My research has led me to a number of interesting places: biographies and early colonial accounts, modern recipes, trendy restaurants, countless books on corn, and even my own experiments with recreating lost and as well as creating new hominy recipes. My hope is to help reignite both a culinary and historical interest in this important foodway. Hopefully, the information here will inspire you to try it for yourself, to maybe even make your own woodash lye (and perhaps weigh in on which trees have the best flavor) or grow your own heirloom flint maizes (there are so many with so many different subtle flavor and texture differences). Or, if you’re already familiar with hominy, to find new ways to incorporate this food into your own traditions.
Whatever you choose to do, I hope you find something worthwhile here. Food and foodways are important aspects of all our lives, and in no way should this blog be considered an exhaustive anthology on the subject–foodways are dynamic and ever-changing, and the hominy foodway is no exception. So, if you find a gap in the knowledge somewhere, or you just have your own favorite recipe you’d like to share, please let me know!
And, I hope you enjoy!
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I’m the producer of a science and culture podcast called Distillations out of the Chemical Heritage Foundation in Philadelphia. We’re working on a podcast about tortillas and nixtamalization and are desperately seeking an authority who can speak about the history of nixtamalization. Where/when did it begin? What were the details? Why? Even if some of these questions are unanswerable we’re at least looking for someone who knows enough to say that no one knows. Are you that expert? You certainly have an impressive blog! If you’re not, do you know who might be?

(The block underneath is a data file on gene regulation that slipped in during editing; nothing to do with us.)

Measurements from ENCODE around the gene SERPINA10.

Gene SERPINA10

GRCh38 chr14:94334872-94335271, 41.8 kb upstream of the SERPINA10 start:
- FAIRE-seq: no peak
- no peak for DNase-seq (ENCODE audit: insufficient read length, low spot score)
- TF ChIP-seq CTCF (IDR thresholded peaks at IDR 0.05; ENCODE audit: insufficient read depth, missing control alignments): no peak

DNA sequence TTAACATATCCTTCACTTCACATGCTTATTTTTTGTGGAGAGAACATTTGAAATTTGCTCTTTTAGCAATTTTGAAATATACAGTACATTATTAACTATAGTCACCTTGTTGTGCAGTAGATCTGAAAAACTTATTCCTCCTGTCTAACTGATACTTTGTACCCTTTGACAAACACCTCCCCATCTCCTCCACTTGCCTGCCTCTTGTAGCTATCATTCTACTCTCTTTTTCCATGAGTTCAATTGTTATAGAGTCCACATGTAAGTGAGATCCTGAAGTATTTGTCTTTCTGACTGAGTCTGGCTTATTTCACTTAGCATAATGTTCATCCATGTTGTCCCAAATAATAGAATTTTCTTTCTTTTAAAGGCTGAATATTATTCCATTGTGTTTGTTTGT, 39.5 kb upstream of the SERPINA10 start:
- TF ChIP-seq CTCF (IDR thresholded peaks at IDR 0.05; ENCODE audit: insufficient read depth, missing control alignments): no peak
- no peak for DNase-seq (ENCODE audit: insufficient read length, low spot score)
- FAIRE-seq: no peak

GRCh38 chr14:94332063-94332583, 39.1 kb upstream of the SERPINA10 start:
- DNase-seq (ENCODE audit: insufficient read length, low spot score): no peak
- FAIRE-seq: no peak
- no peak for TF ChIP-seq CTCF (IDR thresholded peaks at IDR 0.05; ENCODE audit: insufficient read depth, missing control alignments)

We’d be looking to do a short interview, which we could do over the phone or with a sound recordist conveniently located to you, sometime in the next couple of weeks.
Hi Mariel! Hopefully I just replied to your comment via email. Either way, I have no problem speaking to the history of nixtamalization, addressing where, when, and even how the practice came about. My email is firstname.lastname@example.org, and I hope to hear from you soon.
I am looking to make samp, a porridge originally made from dried, cracked flint corn. Do you know where I might be able to find such a variety?
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I have been growing and nixtamalizing different maize varieties for about five years now. One perplexing question I have is when I nixtamalize red corn varieties (such as bloody butcher or a native Costa Rican variety), the corn first turns bright red, then pink, and eventually black. Underneath the black coating is a yellow corn. The black outer coating is extremely difficult to remove. My ratios are 2 tbsp x 2 quarts of water x quart of corn. Reading one of your posts, I have the impression that I may need to increase the amount of alkaline to make the outer shell remove more easily. I could send you pictures to illustrate.
Other colored corn varieties, such as blue, purple, yellow, have outer shells that remove quite easily after cooking for a few minutes and letting soak for about eight hours or longer. Your commentary is appreciated.
Hello we live in canada and are trying to buy canned hominy corn and seeds to grow it. Would you be able to help? All grocery stores, etc. cannot get anything but dried bits of hominy.
Thank you for this.
Fascinating. Thank you!
many thanks for this blog. This year I cooked my first ever harvest for hours and hours 😀 and hours.. the cob didn’t taste well at all (as you can guess). So I put it all into the freezer in hope I will find some more information about the corn processing. Netflix has some Mexican food documentaries and in one of them I heard that the corn needs to be treated in alkaline solution. It blew my little mind.. Alkaline = Lye = Cleaning I can’t cook with it! or can I? We use vinegar for cooking so why not alkaline? It took me a while to find your blog but once I oped it I knew I hit the JACKPOT! So thank you very much again.
All the best Sarka